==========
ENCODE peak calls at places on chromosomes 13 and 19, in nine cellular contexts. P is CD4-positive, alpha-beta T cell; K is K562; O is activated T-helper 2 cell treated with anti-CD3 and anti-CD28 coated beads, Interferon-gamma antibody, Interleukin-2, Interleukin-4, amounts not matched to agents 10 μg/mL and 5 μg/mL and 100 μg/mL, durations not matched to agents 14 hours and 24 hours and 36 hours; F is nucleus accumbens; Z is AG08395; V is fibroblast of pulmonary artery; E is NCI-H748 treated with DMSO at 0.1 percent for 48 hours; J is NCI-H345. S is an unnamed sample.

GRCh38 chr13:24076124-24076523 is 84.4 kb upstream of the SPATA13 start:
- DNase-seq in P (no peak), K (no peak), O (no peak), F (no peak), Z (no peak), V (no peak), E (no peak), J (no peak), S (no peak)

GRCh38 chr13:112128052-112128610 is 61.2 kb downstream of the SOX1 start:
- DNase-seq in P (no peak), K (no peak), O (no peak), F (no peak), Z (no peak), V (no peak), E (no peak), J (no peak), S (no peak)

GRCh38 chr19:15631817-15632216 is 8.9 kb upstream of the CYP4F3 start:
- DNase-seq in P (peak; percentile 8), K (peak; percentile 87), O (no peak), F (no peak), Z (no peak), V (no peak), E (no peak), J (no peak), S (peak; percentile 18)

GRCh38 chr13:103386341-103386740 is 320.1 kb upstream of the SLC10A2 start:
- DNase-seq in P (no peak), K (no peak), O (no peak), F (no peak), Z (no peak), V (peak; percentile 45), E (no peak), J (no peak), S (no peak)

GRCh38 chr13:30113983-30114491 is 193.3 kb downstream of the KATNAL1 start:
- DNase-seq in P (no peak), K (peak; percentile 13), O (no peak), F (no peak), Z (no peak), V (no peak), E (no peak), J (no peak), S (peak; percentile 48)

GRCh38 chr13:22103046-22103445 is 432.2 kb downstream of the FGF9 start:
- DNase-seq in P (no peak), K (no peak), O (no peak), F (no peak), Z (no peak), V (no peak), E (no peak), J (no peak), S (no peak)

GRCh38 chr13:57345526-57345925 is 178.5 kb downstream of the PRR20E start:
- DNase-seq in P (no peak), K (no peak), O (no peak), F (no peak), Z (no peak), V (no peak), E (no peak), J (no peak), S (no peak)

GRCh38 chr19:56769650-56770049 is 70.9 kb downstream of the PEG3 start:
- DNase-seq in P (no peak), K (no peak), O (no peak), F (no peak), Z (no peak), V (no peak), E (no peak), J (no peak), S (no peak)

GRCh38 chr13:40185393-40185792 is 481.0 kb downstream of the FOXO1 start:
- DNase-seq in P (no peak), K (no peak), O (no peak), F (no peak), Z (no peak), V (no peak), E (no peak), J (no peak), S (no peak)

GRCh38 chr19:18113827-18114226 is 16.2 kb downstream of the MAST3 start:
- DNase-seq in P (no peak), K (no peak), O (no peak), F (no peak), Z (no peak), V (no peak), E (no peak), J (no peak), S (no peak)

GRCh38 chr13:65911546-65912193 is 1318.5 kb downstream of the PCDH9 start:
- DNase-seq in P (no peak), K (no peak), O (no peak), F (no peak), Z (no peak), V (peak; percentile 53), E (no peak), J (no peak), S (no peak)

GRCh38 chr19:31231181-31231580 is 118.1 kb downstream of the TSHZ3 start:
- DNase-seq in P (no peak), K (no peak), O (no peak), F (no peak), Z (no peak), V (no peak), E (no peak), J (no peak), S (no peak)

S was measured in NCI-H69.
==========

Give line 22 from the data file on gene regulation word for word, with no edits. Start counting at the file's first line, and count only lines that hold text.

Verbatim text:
GRCh38 chr13:65911546-65912193 is 1318.5 kb downstream of the PCDH9 start: